1 lb (450 - 500 g) Polvilho azedo (Sour or fermented Tapioca/Cassava flour)
1 cup (240 mL) whole milk
1 cup (240 mL) filtered water
3 medium eggs beaten
1 tsp (5 mL) common salt
1/2-cup (120 mL) cooking oil
6-8 oz Parmesan cheese (grated)


1. Mix milk, water, oil, and salt well in a large metallic container.
2. Bring it to boil. Turn off heat.
3. Mix polvilho well with a wooden spoon/spatula. Let it cool so you can knead.
4. Add beaten eggs and knead until smooth. It'll be too sticky. Have patience.
5. Gradually mix cheese until the dough stops sticking in your hand. Knead well.
6. Make 1-inch balls and place them on a baking pan with some space between them for expansion.
7. Pre-heat oven at 350 degrees Fahrenheit and put the pan on the bottom rack.
8. Let it cook for 20 to 30 minutes depending on the size of the ball until slightly brown.

Serve hot with breakfast or as snack to go with tea, coffee, or soft/hard drinks.

Please, please....DO NOT name "PAO DE QUEIJO" a recipe you make with CORN STARCH!!!! that is NOT how we make Pao de Queijo in Brazil, for an authentic PAO DE QUEIJO You have to use Cassava flour ( Polvilho Doce ou Azedo)...I appreciate your efforts, and I appreciate how much You like Brazil....but please no cornstarch...that's why your recipe doesn't work as it should......

You can make delicious cookies with cornstarch...research and You will be more amazed.....

Thank You

Nice article! I like the history you gave of the relationship between Brazil & Japan, and I'm making Pão de Queijo right now! I'm using the Yoki mix though, cheating a little!

Hmm...pao de queijo its quite a regional recipe...indeed most people in Brazil like it. But its quite regional, i think.

There are so much between Minas Gerais and Japan like Japan and Angola ?!

I can say, most japanese that came from Japan lived in Sao Paulo, Parana, most south states. There are few japanese descendents in Minas. Maybe this is why Minas Gerais´ people just love foreigners ha ha.

What about pastel, empada, coxinha etc? This really comes from south states where japanese people are in Brazil.

Just got back from Brasil and still have the taste of these little monsters :)) Googled for queijos immediately and found your receipe..Hope it will work because it sounds so easy..Wish me good luck :))
And yes I will see the potatoes dry well :))

I made this at home. Totally eyeballed everything, until i had a nice cheesy playdough type thing. Let me just say this: TRY THIS RECIPE it's amazing. Thanks!!!

Sounds interesting, as a girl with a Brazilian background I have to say this recipe is a bit different from what I got from my mom's recipes for it but I'm sure going to give this a try ^__^ Looks super tastey, you should put up a recipe for Braziliam Manjioca Frito, Fried Yucca it's extremely popular and easy to do as well, I'm not sure if it's popular in Japan or not though

please, im Brazilian, your recipe is completely wrong ^^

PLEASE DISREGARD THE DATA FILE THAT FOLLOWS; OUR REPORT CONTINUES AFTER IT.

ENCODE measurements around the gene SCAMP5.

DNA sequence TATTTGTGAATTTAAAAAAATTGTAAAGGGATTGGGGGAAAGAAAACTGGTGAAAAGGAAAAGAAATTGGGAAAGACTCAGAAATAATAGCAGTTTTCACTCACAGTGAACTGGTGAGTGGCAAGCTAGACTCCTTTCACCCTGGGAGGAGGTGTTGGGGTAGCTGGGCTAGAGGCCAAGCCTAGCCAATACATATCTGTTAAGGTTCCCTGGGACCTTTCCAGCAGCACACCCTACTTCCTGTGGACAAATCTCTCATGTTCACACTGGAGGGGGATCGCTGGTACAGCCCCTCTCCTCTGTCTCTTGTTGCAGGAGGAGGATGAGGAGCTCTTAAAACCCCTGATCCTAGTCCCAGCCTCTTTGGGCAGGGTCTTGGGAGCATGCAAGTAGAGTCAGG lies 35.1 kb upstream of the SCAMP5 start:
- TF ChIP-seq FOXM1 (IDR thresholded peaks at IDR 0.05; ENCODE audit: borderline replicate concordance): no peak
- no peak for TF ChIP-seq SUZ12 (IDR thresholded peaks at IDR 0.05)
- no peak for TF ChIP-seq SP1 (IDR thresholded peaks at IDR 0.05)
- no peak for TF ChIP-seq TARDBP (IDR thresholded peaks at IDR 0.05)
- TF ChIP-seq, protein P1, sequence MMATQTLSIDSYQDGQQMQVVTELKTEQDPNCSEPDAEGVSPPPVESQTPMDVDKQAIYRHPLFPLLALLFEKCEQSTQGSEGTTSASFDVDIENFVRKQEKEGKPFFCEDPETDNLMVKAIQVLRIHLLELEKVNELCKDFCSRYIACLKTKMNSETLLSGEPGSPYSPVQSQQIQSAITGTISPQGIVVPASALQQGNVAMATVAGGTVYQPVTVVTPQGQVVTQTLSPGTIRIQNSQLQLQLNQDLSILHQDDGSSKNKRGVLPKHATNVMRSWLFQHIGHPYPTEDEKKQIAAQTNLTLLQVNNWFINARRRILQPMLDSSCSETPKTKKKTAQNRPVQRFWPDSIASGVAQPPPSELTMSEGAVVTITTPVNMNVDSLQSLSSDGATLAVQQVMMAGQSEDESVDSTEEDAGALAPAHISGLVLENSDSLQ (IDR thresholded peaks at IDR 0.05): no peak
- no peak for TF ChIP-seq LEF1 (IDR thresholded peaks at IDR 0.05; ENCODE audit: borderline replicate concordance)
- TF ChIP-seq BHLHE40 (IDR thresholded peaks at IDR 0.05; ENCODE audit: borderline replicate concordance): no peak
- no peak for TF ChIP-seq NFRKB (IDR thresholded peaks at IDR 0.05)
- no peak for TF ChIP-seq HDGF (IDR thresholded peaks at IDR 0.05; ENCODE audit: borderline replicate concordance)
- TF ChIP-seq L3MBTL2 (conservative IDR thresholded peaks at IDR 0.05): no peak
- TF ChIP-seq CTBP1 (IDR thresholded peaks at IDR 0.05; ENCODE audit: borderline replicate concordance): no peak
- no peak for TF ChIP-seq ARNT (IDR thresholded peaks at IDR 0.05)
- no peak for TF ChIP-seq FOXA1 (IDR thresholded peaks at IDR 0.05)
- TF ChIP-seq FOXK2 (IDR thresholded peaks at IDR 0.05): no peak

Yes I know, this is 'completely wrong'. I guess it should be titled 'Pao de queijo style bread made by homesick Brazilian people residing in a country where they have a hard time getting the proper ingredients'? As an expat who struggles to get the 'right' ingredients myself, I love this recipe.

I'm a Brazilian currently living in Osaka and, even though I haven't been here long, seeing this recipe again in a different context made me almost tear up. Even if it is very different from the original, it looks delicious. And it really isn't as simple to find all those Brazilian ingredients anyway... I may just cheat and ask my brother to send me some batter from Brazil!

I not Brazilian nor Japanese, I'm Greek and I've tried your Pao De Queijo and they were really good. I am on a gluten free, yeast free diet and I'm always looking for new recipes to entertain my palate It's not easy! Thank you for giving us this recipe. I cannot make the original because there is no way I can find cassava flour where I am now so potato is a perfect alternative.

You are so clever! I wish I had thought of it many years ago. You see, I am Brazilian and live in the US, not very easy to get the original ingredient (polvilho) for pao de queijo, at least not in the area where I live. It look so yummy! I cant wait to try it. Thanks for posting it :)

Thank you Maki for this recipe. I've never had these (fake or not), but would like to make them for my super-picky son (who might be allergic to tapioca) -- it sounds like you found a really good substitute! We don't think he's allergic to potato (that we know of), but are waiting on allergy test results... I'm not sure if you have experience cooking with Mochi rice flour -- I've wondered if that might work as well (I've seen recipes where people make pao de queso by combining tapioca flour with glutinous rice flour), but have not seen them cook the rice flour. I've made mochi before, and wondered if I cooked the water & rice flour if it might not develop a gooey dough that would yield a chewy roll... Anyway, thanks again for your potato recipe -- I can't wait to try it!